Our networked society: In numbers

Until recently, getting your hands on good mobile data was something of a challenge unless you had a couple of thousand dollars to throw at a market research company. Things suddenly got a lot better over the summer with the launch of the GSMA’s Mobile and Development Intelligence website (covered on my blog here). Now, Ericsson have picked up the baton and published one of the most comprehensive mobile/information society reports for some time.

The Ericsson Mobility Report provides up-to-date information on a range of indicators including mobile subscriptions, mobile penetration, breakdowns of adoption by technology, breakdown of traffic (voice vs. data) – with predicted growth for the next five years – and population coverage. There’s also interesting insights on speed, video and apps. To help visualise the data there are well over a dozen images and graphs throughout the report.


Mobile subscriptions by region (click for larger image)


Mobile penetration (click for larger image)


Summary table (click for larger image)

Ericsson have performed in-depth data traffic measurements since the early days of mobile broadband from a large base of live networks covering all regions of the world, and this rich source of information provided much of the data for the new report.

You can download the full Ericsson Mobility Report here (27 pages, PDF, 3Mb). Highlights are available on Slideshare, with a useful set of images and graphs made available on Flickr.

The Networked Society Forum. In tweets.

“Information and Communication Technology (ICT) is changing the way we live and learn faster than ever before. At NEST – The Networked Society Forum in Hong Kong – we gathered ICT leaders, world-renowned professors, top politicians and inspirational global leaders to discuss: How ICT can shape the future of learning for everyone, everywhere?”

I’ve just returned from a whirlwind visit to Hong Kong attending NEST, an event organised by Ericsson to explore how the technology industry can contribute to, and promote, the development sector. This meeting – which may turn into an annual event – focused specifically on education. It was high-level, attended by the CEO’s of many of the top technology companies around the world. I was fortunate to be invited to represent the non-profit sector.

As I’ve done before at conferences in Aspen and Oxford, here’s another “in tweets” post which hopefully gives a flavour of some of the topics under discussion. (You can click on the images to link to the original tweet).

Context: The CEO of Ericsson, Hans Vestberg, sets the scene in his opening remarks. Mobile phones, whilst very personal devices, have a much broader collective impact when considered part of a global ‘network’. The potential of this ‘networked society’ formed the basis of NEST 2011.

Context: Jeffrey Sachs, Director of The Earth Institute at Columbia University, echoes what many in the ‘mobile-for-development’ community believe. Note his use of the word instrument, not solution.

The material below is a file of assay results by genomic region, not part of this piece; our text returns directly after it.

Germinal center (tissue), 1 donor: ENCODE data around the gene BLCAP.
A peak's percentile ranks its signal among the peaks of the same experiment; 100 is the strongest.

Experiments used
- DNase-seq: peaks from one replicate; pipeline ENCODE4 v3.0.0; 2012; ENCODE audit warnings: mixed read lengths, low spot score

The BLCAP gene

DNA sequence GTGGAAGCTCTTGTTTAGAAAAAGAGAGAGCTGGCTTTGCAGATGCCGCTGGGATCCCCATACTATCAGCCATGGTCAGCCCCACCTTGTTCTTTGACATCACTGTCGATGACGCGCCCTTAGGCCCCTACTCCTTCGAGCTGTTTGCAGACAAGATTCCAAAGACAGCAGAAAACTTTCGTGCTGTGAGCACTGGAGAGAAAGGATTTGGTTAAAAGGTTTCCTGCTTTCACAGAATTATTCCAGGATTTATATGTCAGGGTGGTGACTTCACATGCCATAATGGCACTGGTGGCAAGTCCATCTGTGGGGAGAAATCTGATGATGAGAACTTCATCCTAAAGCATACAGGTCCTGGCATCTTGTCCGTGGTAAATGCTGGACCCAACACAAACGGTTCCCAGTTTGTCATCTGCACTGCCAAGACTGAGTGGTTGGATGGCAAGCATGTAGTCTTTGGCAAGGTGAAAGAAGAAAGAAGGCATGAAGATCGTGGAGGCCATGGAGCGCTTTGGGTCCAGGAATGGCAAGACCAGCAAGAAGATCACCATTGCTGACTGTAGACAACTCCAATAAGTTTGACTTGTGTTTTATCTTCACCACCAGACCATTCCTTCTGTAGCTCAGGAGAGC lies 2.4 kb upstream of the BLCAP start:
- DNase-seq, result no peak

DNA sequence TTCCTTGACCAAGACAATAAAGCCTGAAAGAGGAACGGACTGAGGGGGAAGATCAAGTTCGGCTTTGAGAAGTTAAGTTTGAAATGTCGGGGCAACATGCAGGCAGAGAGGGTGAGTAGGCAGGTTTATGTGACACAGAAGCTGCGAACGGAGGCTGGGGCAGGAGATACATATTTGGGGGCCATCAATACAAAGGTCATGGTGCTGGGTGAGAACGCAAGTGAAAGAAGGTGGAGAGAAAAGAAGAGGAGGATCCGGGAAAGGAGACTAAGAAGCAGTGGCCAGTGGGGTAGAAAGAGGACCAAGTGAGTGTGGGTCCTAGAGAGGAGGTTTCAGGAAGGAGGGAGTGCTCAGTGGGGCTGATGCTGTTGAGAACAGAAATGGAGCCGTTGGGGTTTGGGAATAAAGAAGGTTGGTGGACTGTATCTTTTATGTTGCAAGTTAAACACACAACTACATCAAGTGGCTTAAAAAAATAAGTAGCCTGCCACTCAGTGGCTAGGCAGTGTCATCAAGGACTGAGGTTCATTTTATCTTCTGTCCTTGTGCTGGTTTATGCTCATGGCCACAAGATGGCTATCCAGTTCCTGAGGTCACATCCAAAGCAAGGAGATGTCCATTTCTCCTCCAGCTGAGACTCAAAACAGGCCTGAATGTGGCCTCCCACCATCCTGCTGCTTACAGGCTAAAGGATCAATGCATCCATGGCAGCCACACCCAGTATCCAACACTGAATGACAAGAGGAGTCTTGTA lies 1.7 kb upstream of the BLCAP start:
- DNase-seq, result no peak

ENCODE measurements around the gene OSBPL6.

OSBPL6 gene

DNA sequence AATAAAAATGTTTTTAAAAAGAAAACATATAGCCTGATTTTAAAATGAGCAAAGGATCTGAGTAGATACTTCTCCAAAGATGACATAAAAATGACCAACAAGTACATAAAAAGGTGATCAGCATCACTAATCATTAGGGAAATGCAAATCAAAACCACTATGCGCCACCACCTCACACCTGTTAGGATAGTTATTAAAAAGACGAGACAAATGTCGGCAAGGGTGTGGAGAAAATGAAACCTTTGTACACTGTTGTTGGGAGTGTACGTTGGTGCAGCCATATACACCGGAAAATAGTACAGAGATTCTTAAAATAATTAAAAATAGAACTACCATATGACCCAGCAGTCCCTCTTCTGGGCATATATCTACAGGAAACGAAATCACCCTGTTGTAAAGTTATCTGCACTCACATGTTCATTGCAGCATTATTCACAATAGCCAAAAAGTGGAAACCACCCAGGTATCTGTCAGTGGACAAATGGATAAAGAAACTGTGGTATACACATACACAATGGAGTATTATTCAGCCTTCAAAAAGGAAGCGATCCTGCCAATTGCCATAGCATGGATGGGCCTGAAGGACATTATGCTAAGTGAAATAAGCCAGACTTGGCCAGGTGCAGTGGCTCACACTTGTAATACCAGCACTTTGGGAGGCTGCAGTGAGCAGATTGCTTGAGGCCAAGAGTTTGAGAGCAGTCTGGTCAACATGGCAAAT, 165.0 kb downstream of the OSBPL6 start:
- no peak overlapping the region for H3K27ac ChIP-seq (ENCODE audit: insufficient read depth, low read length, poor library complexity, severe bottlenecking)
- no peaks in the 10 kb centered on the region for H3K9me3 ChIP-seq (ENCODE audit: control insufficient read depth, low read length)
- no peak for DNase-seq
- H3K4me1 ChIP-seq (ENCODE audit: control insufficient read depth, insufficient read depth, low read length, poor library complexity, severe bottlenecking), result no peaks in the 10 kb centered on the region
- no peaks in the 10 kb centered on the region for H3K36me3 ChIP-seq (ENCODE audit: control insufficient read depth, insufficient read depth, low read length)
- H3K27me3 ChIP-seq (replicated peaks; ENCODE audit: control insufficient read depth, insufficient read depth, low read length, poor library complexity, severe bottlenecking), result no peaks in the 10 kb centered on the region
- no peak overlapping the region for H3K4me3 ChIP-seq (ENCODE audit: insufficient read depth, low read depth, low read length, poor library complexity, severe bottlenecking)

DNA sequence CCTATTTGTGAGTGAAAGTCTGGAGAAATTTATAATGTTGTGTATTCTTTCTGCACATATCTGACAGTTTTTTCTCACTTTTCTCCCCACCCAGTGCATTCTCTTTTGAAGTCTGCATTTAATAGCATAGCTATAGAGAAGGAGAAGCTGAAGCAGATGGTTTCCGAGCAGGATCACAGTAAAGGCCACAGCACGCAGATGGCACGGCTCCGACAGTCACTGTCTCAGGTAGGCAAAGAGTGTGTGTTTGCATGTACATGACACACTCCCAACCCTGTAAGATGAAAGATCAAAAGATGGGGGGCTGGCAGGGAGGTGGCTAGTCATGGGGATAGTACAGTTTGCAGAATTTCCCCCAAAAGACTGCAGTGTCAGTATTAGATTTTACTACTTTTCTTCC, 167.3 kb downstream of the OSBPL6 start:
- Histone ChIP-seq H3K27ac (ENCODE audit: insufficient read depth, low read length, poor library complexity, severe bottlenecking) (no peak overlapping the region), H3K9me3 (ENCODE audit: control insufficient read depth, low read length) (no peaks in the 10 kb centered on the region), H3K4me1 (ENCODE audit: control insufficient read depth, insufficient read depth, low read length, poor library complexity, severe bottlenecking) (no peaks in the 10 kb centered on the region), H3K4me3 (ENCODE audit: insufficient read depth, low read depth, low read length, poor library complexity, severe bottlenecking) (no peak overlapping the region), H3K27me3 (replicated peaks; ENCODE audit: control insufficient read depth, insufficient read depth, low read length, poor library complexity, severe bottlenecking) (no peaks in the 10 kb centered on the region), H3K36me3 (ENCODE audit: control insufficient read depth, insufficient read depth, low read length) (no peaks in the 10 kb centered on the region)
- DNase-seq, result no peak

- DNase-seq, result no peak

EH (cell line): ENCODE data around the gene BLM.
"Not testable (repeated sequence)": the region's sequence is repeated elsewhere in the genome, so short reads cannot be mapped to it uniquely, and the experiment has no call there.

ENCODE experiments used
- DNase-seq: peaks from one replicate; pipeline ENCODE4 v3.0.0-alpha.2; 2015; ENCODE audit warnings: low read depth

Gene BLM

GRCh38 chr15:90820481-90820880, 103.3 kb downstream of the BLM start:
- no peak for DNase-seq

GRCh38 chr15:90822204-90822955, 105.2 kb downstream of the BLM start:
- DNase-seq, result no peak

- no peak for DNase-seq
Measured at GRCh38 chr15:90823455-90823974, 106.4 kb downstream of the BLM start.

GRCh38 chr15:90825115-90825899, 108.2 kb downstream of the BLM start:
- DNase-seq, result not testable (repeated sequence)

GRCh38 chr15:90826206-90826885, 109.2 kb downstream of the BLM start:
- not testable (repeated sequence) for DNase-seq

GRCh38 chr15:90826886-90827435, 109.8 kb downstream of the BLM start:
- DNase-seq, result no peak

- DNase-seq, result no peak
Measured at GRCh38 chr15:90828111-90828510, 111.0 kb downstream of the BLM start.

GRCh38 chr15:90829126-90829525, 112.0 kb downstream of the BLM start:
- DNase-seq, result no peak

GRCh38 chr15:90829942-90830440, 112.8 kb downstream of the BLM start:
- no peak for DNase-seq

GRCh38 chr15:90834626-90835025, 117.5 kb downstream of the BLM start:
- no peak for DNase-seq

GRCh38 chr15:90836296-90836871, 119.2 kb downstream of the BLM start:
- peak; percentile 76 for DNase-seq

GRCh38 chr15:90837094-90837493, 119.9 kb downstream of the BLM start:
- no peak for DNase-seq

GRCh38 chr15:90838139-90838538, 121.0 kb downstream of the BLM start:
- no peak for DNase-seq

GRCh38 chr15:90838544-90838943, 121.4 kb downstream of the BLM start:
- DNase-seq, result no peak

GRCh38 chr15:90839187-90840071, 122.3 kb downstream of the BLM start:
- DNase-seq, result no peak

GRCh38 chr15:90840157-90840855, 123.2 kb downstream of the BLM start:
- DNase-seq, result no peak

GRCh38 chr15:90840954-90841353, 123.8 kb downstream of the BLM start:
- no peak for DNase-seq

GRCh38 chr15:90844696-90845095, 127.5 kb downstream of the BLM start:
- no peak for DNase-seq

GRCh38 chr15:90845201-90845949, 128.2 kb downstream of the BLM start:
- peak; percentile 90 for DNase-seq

Context: Some of the greatest contributions to the morning session forced delegates to challenge their assumptions. Just because we were talking about education didn’t mean we had to accept there would always be a role for teachers, or text books. In the digital future, assume nothing.

Context: Something I’ve long called for, as a sector we should be more willing to focus efforts on initiatives that are working – rather than continually chasing the next big thing. Let’s find examples of successes in our field, and let donors and government see that technology can make a positive impact.

Context: If you’ve not come across Sugata Mitra’s work then take a look. A proponent of “self learning”, Sugata forced many attendees to challenge their assumptions on everything from education to qualifications, including the question here (for which no-one seemed to have an answer).

Context: One of my comments from the floor. It’s important that we don’t over-hype the role technology can play in the wider education debate. There are many problems that need tackling – financial, cultural, geographical – and ICT cannot help bridge them all.

Context: What do we mean by “education”? What do we mean by “qualification”? Add to that – what do we mean by “developing”? All countries are constantly in stages of development, surely?

Context: One of my comments from the floor. Many delegates believed that key learning needed to happen in schools. I don’t think it does.

Context: If it turns out that technology is able teach better than people, then we should let it. Teachers may not be part of the solution.

Context: In his closing keynote, President Clinton reminded us to keep it real. Despite the progress and potential for modern technology to solve some of the bigger challenges, there is still much to be done. We’re not there yet – by a long way.

Ericsson will be releasing videos, interviews and other materials over the coming weeks. Keep an eye on the Forum website for more.